Next we need to link libssh & PHP together. There’s a PECL module for this so let’s install using:

pecl install -f ssh2

The -f makes sure ssh2 is installed even though there’s not a stable candidate. You could also use the package name: ssh2-beta to overrule this.

Now you need to make sure our new module is loaded by PHP. Edit your php.ini file (for CLI utitilies: /etc/php5/cli/php.ini, for Apache utilities /etc/php5/apache2/php.ini)

It should be placed beneath the: “Dynamic Extensions” section somewhere around line 515.


Great! PHP supports SSH – time to code

You’ve just enabled ssh2 support in PHP. Now how can we make use of this? There are 2 options. SSH supports the: 

  • execute method
    This tells the server’s operating system to execute something and pipe the output back to your script. (recommended)
  • shell method
    This opens an actual shell to the operating system, just as you would normally when logging in with your terminal application. Some routers that don’t have a full POSIX compliant implementation, but run their own application as soon as you login, require this. (advanced)

Method 1: Execute

Best would be to create functions or even a class for the following code, but this is the basic idea and will definitely get you started:

if (!function_exists("ssh2_connect")) die("function ssh2_connect doesn't exist")
// log in at on port 22
if(!($con = ssh2_connect("", 22))){
  echo "fail: unable to establish connection\n";
} else {
  // try to authenticate with username root, password secretpassword
  if(!ssh2_auth_password($con, "root", "secretpassword")) {
    echo "fail: unable to authenticate\n";
  } else {
    // allright, we're in!
    echo "okay: logged in...\n";
    // execute a command
    if(!($stream = ssh2_exec($con, "ls -al" )) ){
      echo "fail: unable to execute command\n";
    } else{
      // collect returning data from command
      stream_set_blocking( $stream, true );
      $data = "";
      while( $buf = fread($stream,4096) ){
        $data .= $buf;

Method 2: Shell

Best would be to create functions or even a class for the following code, but this is the basic idea and will definitely get you started:

if (!function_exists("ssh2_connect")) die("function ssh2_connect doesn't exist")
// log in at on port 22
if(!($con = ssh2_connect("", 22))){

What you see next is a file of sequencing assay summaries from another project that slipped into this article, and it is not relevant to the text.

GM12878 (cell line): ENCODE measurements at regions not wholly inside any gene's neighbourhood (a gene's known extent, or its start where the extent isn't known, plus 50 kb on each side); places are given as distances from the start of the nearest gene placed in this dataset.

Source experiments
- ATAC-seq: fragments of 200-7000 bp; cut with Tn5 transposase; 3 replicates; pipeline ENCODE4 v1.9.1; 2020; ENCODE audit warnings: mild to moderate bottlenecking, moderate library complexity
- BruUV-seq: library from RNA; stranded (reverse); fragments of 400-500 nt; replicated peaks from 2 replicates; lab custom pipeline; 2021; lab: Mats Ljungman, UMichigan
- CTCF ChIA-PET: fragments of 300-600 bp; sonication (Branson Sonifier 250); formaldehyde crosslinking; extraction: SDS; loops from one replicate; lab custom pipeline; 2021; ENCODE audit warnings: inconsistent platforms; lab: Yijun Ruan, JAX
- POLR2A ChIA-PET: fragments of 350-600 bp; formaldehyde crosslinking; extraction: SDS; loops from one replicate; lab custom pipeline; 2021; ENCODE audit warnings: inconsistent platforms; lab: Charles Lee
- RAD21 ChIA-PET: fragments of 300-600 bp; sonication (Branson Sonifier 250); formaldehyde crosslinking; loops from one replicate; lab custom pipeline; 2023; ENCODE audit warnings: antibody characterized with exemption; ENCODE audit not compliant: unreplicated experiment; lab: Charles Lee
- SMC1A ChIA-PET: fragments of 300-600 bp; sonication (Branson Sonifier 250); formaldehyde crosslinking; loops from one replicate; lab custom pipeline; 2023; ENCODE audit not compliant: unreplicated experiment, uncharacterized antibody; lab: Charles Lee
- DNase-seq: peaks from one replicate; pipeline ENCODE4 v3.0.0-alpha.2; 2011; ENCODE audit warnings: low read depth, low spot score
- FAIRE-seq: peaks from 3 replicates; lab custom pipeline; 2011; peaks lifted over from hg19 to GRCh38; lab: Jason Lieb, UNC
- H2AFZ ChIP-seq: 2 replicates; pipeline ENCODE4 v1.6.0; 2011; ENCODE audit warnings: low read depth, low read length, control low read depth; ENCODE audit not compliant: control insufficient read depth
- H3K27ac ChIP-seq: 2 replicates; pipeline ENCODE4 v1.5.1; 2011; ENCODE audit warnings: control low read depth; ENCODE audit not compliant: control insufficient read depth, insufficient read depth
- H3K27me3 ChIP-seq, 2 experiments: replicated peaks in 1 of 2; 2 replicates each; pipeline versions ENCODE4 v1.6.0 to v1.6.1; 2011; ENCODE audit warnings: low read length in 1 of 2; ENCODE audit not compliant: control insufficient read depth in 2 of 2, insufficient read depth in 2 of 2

echo "fail: unable to establish connection\n";
} else {
  // try to authenticate with username root, password secretpassword
  if(!ssh2_auth_password($con, "root", "secretpassword")) {
    echo "fail: unable to authenticate\n";
  } else {
    // allright, we're in!
    echo "okay: logged in...\n";
    // create a shell
    if(!($shell = ssh2_shell($con, 'vt102', null, 80, 40, SSH2_TERM_UNIT_CHARS))){
      echo "fail: unable to establish shell\n";
    } else{
      stream_set_blocking( $shell, true );
      // send a command 
      fwrite($shell,"ls -al\n");
      // & collect returning data
      $data = "";
      while( $buf = fread($shell,,4096) ){
        $data .= $buf;


Sometimes when a server is busy, or a connection is buggy, the buffer may run dry, and the PHP script stops collecting data from a command output (even though the command hasn’t completed yet!). There are a couple of things you could do about that:

ssh2_exec($con, 'ls -al; echo "__COMMAND_FINISHED__"' );

Now, in the loop where you keep checking for the buffer, just see if the COMMAND_FINISHED line is coming by. Because then you know you have all the data. To avoid infinite loops, just limit the loop with a timeout of 10 seconds or so:

$time_start = time();
$data = "";
while( true ){
  $data .= fread($stream, 4096);
  if(strpos($data,"__COMMAND_FINISHED__") !== false){
    echo "okay: command finished\n";
  if( (time()-$time_start) > 10 ){
    echo "fail: timeout of 10 seconds has been reached\n";

In the example above, you’d better set stream_set_blocking to false.

Can’t get enough?

PHP can send files over ssh!

ssh2_scp_send($con, "/tmp/source.dat", "/tmp/dest.dat", 0644);